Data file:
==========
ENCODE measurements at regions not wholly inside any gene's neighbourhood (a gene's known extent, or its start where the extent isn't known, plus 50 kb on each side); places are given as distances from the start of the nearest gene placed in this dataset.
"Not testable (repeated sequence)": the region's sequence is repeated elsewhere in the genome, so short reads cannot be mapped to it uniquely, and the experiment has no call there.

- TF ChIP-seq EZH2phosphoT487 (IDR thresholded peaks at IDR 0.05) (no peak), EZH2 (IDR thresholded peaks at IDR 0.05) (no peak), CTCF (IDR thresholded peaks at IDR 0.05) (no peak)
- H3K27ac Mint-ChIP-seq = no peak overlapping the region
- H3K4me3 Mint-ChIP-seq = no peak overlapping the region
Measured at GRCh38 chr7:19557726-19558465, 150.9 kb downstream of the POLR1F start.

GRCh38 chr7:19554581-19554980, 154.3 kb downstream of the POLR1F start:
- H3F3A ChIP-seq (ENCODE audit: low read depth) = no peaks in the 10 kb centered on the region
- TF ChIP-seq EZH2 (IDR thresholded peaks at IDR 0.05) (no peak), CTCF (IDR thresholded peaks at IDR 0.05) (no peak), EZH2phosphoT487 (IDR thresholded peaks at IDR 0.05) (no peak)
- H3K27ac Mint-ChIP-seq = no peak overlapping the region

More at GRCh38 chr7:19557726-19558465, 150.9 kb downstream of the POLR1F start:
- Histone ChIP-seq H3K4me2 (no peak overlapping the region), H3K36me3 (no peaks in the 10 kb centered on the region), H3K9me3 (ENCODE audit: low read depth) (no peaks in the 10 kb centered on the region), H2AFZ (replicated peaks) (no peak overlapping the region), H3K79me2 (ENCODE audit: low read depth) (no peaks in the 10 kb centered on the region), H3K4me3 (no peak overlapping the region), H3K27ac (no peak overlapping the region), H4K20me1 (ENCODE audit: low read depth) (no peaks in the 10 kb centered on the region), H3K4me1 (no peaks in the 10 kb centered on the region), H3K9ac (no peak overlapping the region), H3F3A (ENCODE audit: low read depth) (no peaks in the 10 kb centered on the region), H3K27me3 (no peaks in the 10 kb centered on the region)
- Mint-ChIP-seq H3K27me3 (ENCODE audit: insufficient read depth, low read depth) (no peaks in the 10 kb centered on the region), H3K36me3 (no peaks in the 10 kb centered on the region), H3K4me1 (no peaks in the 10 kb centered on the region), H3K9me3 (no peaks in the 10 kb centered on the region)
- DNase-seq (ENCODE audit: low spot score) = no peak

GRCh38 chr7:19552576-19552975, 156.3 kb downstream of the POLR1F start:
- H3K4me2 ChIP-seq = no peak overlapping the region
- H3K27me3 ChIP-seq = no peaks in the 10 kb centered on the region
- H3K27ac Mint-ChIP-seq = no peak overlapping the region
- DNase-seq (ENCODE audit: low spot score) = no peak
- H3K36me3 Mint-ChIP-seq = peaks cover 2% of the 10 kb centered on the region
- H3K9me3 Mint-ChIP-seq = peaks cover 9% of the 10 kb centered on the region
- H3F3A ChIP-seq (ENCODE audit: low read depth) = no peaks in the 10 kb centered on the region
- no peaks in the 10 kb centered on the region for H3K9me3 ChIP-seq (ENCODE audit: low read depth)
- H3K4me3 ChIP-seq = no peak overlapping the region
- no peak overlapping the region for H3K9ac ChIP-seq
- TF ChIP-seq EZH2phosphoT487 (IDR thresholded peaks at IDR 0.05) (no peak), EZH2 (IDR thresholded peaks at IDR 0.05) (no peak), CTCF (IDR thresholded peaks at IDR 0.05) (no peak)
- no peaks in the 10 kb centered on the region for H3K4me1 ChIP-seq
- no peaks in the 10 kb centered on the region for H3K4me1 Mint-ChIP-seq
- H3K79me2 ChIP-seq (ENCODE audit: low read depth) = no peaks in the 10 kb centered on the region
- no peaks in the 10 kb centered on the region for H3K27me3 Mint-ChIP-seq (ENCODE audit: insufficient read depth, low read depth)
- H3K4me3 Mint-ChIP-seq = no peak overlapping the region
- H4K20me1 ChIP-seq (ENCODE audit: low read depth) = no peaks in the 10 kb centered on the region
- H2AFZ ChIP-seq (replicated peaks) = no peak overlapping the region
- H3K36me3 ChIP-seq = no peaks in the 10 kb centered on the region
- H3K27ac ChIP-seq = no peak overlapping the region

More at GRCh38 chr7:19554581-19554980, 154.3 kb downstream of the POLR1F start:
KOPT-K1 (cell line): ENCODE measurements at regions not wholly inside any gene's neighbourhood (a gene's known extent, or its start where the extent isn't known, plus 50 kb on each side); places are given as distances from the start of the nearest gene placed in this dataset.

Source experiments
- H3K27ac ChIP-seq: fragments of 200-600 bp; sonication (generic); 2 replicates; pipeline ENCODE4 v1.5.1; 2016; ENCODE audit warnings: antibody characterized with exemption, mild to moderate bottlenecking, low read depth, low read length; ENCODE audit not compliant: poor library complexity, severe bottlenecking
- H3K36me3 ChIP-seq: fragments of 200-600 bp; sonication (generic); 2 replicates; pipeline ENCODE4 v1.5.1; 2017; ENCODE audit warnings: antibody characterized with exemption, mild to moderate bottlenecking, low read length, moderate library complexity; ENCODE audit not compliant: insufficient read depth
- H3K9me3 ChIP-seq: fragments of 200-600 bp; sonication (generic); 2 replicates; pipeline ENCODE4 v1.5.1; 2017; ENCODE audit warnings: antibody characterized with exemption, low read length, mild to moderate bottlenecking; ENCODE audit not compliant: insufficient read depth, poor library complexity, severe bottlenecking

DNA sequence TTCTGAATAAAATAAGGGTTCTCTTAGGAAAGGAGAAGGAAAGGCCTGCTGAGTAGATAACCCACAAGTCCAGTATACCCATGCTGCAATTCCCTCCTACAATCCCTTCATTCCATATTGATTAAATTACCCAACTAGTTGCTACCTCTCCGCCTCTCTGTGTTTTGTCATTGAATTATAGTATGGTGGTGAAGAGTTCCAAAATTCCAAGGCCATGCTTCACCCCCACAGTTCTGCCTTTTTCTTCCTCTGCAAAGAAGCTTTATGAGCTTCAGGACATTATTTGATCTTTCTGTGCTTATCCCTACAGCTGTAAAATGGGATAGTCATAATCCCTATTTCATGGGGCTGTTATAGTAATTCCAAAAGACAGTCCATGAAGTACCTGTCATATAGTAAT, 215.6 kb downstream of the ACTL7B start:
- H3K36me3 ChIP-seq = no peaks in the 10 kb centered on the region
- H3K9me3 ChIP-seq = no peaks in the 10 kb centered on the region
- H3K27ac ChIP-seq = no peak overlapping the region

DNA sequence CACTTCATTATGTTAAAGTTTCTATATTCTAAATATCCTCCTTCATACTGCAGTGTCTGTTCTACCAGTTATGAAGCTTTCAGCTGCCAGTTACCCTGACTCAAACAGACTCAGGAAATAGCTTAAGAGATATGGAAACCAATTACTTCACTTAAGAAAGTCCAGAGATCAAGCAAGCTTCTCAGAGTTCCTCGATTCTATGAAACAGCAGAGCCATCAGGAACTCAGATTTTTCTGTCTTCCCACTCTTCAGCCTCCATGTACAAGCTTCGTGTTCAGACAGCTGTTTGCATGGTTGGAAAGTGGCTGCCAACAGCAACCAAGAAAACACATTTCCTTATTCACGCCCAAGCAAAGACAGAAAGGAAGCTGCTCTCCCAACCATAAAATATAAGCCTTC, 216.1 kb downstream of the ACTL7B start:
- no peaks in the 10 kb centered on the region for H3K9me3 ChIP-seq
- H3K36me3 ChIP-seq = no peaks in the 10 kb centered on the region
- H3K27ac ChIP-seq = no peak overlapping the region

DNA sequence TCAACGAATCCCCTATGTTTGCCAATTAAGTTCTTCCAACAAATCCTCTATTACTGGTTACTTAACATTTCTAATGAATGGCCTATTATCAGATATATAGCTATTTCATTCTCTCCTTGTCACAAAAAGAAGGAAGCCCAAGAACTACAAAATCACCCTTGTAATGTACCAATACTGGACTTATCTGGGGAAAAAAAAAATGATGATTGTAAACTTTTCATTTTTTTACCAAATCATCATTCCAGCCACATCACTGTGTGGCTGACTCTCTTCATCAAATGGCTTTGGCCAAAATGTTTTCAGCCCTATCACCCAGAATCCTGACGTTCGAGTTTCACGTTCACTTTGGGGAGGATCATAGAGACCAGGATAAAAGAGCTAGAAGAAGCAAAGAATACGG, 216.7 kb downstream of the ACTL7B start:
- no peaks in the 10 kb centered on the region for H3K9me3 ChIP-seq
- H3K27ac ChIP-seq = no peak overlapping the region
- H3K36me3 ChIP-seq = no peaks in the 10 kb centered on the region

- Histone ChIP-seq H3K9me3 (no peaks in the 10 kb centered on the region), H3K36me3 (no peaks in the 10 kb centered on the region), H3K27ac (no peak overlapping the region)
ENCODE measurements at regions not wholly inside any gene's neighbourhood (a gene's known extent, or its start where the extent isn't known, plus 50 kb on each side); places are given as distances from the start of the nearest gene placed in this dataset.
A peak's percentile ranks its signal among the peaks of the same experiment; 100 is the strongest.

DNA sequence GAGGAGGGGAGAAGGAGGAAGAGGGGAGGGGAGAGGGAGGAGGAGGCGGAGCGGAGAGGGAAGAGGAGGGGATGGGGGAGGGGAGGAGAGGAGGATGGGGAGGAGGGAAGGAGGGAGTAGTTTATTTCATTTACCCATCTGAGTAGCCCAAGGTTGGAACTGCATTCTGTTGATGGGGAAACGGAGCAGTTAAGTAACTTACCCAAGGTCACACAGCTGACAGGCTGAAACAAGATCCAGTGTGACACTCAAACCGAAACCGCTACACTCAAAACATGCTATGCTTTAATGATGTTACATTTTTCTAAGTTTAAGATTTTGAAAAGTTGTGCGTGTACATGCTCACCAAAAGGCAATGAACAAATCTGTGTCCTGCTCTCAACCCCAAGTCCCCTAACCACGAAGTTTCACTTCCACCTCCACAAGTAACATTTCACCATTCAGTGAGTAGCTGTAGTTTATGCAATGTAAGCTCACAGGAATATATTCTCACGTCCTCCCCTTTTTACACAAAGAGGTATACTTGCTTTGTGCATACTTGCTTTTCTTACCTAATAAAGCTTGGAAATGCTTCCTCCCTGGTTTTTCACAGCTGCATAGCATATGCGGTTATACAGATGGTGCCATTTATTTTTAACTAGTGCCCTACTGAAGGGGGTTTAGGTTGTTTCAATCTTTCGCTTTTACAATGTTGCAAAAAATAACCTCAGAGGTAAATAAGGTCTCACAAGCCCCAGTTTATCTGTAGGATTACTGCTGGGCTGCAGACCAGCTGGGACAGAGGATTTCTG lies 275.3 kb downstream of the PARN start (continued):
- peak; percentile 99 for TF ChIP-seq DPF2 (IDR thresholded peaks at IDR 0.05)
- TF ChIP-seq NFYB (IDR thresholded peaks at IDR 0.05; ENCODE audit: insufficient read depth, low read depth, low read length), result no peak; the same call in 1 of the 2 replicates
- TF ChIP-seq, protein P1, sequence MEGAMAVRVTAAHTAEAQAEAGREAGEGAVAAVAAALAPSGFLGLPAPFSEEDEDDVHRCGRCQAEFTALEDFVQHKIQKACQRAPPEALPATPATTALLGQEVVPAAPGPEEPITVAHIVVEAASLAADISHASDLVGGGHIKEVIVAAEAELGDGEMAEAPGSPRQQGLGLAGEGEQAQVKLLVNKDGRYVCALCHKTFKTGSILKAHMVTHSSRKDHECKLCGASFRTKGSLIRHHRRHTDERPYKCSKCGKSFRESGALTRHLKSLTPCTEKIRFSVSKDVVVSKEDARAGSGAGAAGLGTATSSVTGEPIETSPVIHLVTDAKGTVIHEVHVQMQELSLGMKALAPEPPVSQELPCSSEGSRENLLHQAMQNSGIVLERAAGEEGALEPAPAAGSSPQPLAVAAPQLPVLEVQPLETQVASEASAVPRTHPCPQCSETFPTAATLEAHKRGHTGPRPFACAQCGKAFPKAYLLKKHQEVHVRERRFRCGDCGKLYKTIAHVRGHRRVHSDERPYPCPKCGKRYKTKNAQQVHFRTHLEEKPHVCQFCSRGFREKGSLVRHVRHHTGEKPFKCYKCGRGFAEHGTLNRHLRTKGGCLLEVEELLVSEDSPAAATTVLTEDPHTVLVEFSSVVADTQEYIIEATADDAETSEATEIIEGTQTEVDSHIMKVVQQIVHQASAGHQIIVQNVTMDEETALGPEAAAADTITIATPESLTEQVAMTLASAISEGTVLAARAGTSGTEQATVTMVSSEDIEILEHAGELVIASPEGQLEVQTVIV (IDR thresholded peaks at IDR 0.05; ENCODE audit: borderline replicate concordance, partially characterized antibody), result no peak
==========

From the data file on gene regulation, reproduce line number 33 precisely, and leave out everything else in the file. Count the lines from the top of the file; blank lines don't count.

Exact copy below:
- H2AFZ ChIP-seq (replicated peaks) = no peak overlapping the region